Date: 5th November 2012
Last night I had the privilege of introducing Geoff Powter at the Banff Mountain Book and Film Festival. He won the Summit of Excellence award. Here’s the text of my introduction, thought some people might enjoy it who weren’t there. Make some funny voices in your head for the various people and dog. The dog’s name is Tukche, I changed it to tookche so I’d pronounce it somewhat correctly. My writing is a little different when it’s for voice, and of course I wanted to do a professional job for Geoff instead of telling stories about him and Blob, well, some things need to stay private.
Geoff has been involved with every Banff festival for the last 24 years, and also been a strong part of Rockies mountain culture for at least that long. He’s an engaging mix of all-in climber, disturbingly smart psychologist, and extremely good writer; I’d appreciate it if this next line didn’t make it outside of this small room, but I’ve always had a bit of a man-crush on Geoff for his many skills and accomplishments. So I’m happy to introduce him to those of you that don’t know him well.
Here are a few of the reasons he’s receiving this award:
Thousands of days out new routing in the Canadian Rockies and around the world. If you’re a climber here you’ve done many of his routes.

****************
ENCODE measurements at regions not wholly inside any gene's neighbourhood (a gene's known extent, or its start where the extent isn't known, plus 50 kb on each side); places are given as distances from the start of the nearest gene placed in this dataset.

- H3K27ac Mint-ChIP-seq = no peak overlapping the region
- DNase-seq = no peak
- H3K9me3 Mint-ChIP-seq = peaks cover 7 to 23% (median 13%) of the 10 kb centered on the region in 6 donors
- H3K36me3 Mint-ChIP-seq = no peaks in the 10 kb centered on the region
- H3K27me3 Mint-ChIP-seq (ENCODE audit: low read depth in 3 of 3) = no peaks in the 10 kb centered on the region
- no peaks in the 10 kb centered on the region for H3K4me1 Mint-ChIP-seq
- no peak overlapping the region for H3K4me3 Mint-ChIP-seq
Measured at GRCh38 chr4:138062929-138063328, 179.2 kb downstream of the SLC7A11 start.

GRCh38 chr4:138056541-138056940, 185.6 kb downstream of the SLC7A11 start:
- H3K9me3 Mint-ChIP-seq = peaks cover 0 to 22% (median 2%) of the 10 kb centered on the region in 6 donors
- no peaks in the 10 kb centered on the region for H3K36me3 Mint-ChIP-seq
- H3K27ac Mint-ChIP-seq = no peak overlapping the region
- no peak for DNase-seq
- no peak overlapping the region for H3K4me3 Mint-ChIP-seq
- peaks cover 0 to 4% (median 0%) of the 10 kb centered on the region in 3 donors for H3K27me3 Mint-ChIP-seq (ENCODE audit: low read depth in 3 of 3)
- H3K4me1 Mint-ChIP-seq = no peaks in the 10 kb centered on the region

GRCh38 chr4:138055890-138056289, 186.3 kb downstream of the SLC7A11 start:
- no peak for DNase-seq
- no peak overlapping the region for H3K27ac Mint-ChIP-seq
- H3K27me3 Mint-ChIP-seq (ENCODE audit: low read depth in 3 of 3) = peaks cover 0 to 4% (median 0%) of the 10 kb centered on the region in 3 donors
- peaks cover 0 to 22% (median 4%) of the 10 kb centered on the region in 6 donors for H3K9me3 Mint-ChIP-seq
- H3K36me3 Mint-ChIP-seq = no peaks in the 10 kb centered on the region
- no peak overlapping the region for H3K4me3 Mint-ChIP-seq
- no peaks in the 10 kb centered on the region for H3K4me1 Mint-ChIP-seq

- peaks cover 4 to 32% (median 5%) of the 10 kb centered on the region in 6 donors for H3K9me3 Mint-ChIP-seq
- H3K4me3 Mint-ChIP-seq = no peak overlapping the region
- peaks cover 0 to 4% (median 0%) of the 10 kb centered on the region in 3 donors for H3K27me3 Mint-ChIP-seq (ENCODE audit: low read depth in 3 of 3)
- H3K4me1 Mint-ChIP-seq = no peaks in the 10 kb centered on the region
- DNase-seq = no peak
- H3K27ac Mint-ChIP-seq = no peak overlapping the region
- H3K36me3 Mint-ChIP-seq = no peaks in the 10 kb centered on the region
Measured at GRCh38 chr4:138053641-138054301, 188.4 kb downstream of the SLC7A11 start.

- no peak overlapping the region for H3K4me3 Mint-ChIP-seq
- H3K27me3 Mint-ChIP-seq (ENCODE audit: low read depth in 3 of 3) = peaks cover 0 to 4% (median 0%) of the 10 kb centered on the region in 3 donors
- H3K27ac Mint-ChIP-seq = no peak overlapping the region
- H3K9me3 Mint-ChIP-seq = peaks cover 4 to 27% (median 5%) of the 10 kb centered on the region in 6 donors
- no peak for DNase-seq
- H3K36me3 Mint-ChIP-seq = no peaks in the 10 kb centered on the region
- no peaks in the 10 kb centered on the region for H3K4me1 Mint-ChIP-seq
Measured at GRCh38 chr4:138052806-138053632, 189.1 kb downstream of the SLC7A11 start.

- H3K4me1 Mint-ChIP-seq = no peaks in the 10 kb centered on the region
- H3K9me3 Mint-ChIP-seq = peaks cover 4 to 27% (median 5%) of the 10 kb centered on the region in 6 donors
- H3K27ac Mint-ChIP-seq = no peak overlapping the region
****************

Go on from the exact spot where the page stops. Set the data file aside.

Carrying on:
13 expeditions to the Himalaya, including many notable first ascents such as a new route on the North peak of Manaslu. Of course some of these can’t be named as they were done without the bother of proper permitting; Geoff has never let rules stand in the way of success.
13 years as editor the Canadian Alpine Journal. That’s basically a life sentence.
7 years as head of the Canadian Himalayan foundation.
Dozens of articles on everything from climbing to bear attacks to the politics of feral horses in the Rockies for magazines such as Explore, Canadian Geographic and many others.
Four free solos of Sisyphs summits, a difficult local route more than 1,000 feet high. I once broke a hold and fell off that route; I had time to think as I accelerated, and I thought of Geoff up there without a rope. There’s a lot of mind control going on when hanging off Rockies limestone without a rope. Evidently Geoff is good at this, as he has also soloed other difficult Rockies routes including Paper Chase and the CMC wall. For those of you who know these routes that is very, very bold, maybe crazy. But what we call “crazy” is where Geoff gets personally and professionally engaged.
Geoff’s Book, “Strange and Dangerous Dreams, is a deep examination of the blurry mental line between madness and adventure. And it is the mind that always interests Geoff the most; he has worked for more than three decades as a clinical psychologist in the emergency rooms in Banff and Canmore hospitals, as well as in private practice in the Bow Valley.
Geoff’s current focus is on leadership development through both the Banff Centre and the Pacific Centre For Leadership, where his clients include first nation’s groups and fortune 500 companies.